Johnes Disease in Cattle

Date published: 01 May 2024

Area of Expertise:

A case of Johne’s disease (Mycobacterium avium subsp. paratuberculosis (MAP)) was recently diagnosed in a 7 month old Friesian heifer submitted for postmortem examination to AFBI Stormont.

Ziehl-Nielsen staining and histological examination of tissues from this case showing extensive acid-fast bacteria (red colonies) characteristic of Johne’s disease (MAP)

The calf was submitted for postmortem after a history off ill thrift, weight loss and death. According to the history provided there were also several other calves on the farm with similar clinical signs.

At postmortem examination the calf had a low Body Condition Score (BCS) of approx. 1.5 and weighed 104kg. There was faecal staining of the perineum, and there was scant small intestinal contents with watery brown contents in the caecum and large intestine. Other findings included some ulceration of the tongue and some cranioventral lung consolidation affecting approximately 10% of both lungs.

Further samples were taken at postmortem for diagnostic testing including for bacteriology, parasitology, virology and histology.

Bacteriology findings were negligible. Faecal egg counts were negative for liver fluke, nematodirus, rumen fluke, stomach worms and coccidia. Lungworm larvae however were detected in faeces. Respiratory viral testing for PI3V, BRSV and IBR were negative as was testing for BVD. Histology of the lung under the microscope showed a mild bronchopneumonia, while histological evaluation of iliocaecal junction revealed a chronic granulomatous enteritis. Specialised histological Ziehl-Neelsen staining of the iliocaecal junction and lymph node showed extensive acid fast bacteria present consistent with Johne’s Mycobacterium avium subsp paratuberculosis (MAP) infection. A faecal PCR test was performed for MAP and was positive. This animal demonstrated clinical signs of Johne’s and was positive on histological examination and faecal PCR.

Ziehl-Nielsen staining and histological examination of tissues from this case showing extensive acid-fast bacteria (red colonies) characteristic of Johne’s disease (MAP)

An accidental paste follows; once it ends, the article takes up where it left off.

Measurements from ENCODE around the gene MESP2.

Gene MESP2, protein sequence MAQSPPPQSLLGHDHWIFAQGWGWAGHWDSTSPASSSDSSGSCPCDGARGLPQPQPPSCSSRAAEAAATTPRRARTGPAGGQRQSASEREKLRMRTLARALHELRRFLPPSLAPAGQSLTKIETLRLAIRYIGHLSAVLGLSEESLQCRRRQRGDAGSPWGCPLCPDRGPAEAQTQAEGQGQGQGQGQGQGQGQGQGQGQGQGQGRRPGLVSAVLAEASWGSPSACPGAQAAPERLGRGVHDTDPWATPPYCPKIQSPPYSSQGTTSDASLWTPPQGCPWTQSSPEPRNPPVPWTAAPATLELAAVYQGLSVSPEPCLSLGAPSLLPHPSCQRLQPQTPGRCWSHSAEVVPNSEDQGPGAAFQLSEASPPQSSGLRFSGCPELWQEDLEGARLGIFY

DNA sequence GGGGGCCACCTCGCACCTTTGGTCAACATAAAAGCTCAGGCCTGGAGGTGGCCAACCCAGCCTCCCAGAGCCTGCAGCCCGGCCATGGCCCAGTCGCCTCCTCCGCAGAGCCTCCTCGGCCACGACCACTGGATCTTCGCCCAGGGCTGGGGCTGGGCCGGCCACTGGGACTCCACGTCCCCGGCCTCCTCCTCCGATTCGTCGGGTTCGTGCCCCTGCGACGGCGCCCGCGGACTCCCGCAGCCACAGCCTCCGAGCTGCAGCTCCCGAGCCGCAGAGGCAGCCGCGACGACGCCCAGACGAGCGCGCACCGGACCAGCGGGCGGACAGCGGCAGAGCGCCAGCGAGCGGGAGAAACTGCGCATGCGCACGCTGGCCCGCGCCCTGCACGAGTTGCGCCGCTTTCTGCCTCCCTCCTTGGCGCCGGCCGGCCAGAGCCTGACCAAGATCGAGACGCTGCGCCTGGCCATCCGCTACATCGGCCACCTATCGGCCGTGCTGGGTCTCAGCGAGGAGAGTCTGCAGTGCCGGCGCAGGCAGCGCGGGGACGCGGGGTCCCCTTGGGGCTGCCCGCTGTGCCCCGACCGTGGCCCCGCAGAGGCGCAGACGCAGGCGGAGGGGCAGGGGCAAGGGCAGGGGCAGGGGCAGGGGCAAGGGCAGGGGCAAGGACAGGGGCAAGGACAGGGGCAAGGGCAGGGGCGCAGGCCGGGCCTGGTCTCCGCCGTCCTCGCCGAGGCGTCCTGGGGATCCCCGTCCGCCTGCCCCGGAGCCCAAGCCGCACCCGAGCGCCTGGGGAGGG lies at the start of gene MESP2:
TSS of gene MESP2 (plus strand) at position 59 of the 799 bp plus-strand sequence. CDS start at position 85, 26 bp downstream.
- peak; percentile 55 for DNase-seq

Ziehl-Nielsen staining and histological examination of tissues from this case showing extensive acid-fast bacteria (red colonies) characteristic of Johne’s disease (MAP)
Johne’s disease is an infectious bacterial gut disease of cattle and other ruminants. Cattle usually become infected during the early weeks of life following the consumption of milk or food contaminated with the bacteria, which are shed in the dung or milk of infected adult cattle. Infection develops slowly and the signs of disease vary depending upon the stage of infection but begin with reduced productivity followed by weight loss, scour and ultimately emaciation and death.

Signs of Johne’s disease are typically seen in animals that are between 3 and 5 years old but can occasionally be seen in animals that are younger than two years of age. As the animal gets older, the signs become more obvious. An infected animal may also have increased susceptibility to other disease before the obvious signs occur.

There is no effective treatment or vaccination for Johne’s disease.

The direct economic impact on farms will vary between farms and depends upon the proportion of cattle infected and the extent to which infection has progressed in infected cattle. Infection can contribute to reduced milk yield and increased susceptibility to other conditions such as infertility even before the more obvious signs of disease appear. Infected cattle may be culled due to poor productivity before a diagnosis of Johne’s disease. Therefore, Johne’s disease can be an unrecognised cause of excessively high cull rates.

AFBI’s CHECS Cattle Health Scheme provides a pathway to manage and control Johnes Disease at farm level, and in Northern Ireland there is also a voluntary, industry led control programme managed by Animal Health and Welfare NI.

Due to the age of this calf Johne’s disease was not high on the list of differential diagnoses and only through submission for postmortem to AFBI was the disease confirmed, demonstrating that Johne’s disease must be kept in mind as a differential for calves of this age especially if a known history of Johne’s on farm.

This case demonstrates the value of submitting animals for postmortem. The diagnosis of disease and surveillance for other potential diseases, not only has value at farm level but also added value for the wider livestock sector.

For further information on Johne’s disease, the importance of control, diagnosis of Johne’s and the principles of control, contact your local veterinary practitioner, AFBI Cattle Health Scheme and Animal Health and Welfare NI. 

Notes to editors: 

AFBI’s Vision is “Scientific excellence delivering impactful and sustainable outcomes for society, economy and the natural environment”.

AFBI’s Purpose is “To deliver trusted, independent research, statutory and surveillance science and expert advice that addresses local and global challenges, informs government policy and industry decision making, and underpins a sustainable agri-food industry and the natural and marine environments”.

 AFBI’s core areas:

  • Leading improvements in the agri-food industry to enhance its sustainability.
  • Protecting animal, plant and human health.
  • Enhancing the natural and marine environment.

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